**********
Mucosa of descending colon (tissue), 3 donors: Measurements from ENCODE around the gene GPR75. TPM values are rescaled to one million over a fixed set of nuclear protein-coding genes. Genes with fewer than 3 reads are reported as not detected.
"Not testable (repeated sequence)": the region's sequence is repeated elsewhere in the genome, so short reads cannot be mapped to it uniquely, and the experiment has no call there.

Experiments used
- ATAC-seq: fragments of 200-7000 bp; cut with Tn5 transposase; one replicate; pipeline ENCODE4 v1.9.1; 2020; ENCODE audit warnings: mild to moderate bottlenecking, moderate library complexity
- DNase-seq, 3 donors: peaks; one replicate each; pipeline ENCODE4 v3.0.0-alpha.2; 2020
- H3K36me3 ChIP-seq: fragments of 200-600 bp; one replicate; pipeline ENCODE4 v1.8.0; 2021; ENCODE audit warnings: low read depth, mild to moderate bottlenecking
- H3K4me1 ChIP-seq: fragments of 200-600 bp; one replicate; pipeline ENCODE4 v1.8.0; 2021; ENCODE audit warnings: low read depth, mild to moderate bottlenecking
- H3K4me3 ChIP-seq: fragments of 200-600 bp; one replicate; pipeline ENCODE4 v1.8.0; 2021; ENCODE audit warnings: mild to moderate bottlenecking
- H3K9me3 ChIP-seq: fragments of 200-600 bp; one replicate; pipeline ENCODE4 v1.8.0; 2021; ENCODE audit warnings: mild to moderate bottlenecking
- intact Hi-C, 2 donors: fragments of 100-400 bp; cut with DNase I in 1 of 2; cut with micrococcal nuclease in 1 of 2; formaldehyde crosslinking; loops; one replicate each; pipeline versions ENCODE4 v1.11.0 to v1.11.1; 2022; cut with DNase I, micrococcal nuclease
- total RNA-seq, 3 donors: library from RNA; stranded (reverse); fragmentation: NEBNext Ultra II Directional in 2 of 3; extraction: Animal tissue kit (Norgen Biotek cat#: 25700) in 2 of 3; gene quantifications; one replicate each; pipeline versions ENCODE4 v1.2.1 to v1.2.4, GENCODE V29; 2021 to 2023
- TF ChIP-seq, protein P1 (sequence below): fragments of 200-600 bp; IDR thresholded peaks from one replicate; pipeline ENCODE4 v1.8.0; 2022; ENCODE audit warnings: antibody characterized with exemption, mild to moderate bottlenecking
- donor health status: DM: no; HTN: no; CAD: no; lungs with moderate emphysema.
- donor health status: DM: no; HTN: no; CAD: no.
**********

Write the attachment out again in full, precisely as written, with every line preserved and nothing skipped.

Mucosa of descending colon (tissue), 3 donors: Measurements from ENCODE around the gene GPR75. TPM values are rescaled to one million over a fixed set of nuclear protein-coding genes. Genes with fewer than 3 reads are reported as not detected.
"Not testable (repeated sequence)": the region's sequence is repeated elsewhere in the genome, so short reads cannot be mapped to it uniquely, and the experiment has no call there.

Experiments used
- ATAC-seq: fragments of 200-7000 bp; cut with Tn5 transposase; one replicate; pipeline ENCODE4 v1.9.1; 2020; ENCODE audit warnings: mild to moderate bottlenecking, moderate library complexity
- DNase-seq, 3 donors: peaks; one replicate each; pipeline ENCODE4 v3.0.0-alpha.2; 2020
- H3K36me3 ChIP-seq: fragments of 200-600 bp; one replicate; pipeline ENCODE4 v1.8.0; 2021; ENCODE audit warnings: low read depth, mild to moderate bottlenecking
- H3K4me1 ChIP-seq: fragments of 200-600 bp; one replicate; pipeline ENCODE4 v1.8.0; 2021; ENCODE audit warnings: low read depth, mild to moderate bottlenecking
- H3K4me3 ChIP-seq: fragments of 200-600 bp; one replicate; pipeline ENCODE4 v1.8.0; 2021; ENCODE audit warnings: mild to moderate bottlenecking
- H3K9me3 ChIP-seq: fragments of 200-600 bp; one replicate; pipeline ENCODE4 v1.8.0; 2021; ENCODE audit warnings: mild to moderate bottlenecking
- intact Hi-C, 2 donors: fragments of 100-400 bp; cut with DNase I in 1 of 2; cut with micrococcal nuclease in 1 of 2; formaldehyde crosslinking; loops; one replicate each; pipeline versions ENCODE4 v1.11.0 to v1.11.1; 2022; cut with DNase I, micrococcal nuclease
- total RNA-seq, 3 donors: library from RNA; stranded (reverse); fragmentation: NEBNext Ultra II Directional in 2 of 3; extraction: Animal tissue kit (Norgen Biotek cat#: 25700) in 2 of 3; gene quantifications; one replicate each; pipeline versions ENCODE4 v1.2.1 to v1.2.4, GENCODE V29; 2021 to 2023
- TF ChIP-seq, protein P1 (sequence below): fragments of 200-600 bp; IDR thresholded peaks from one replicate; pipeline ENCODE4 v1.8.0; 2022; ENCODE audit warnings: antibody characterized with exemption, mild to moderate bottlenecking
- donor health status: DM: no; HTN: no; CAD: no; lungs with moderate emphysema.
- donor health status: DM: no; HTN: no; CAD: no.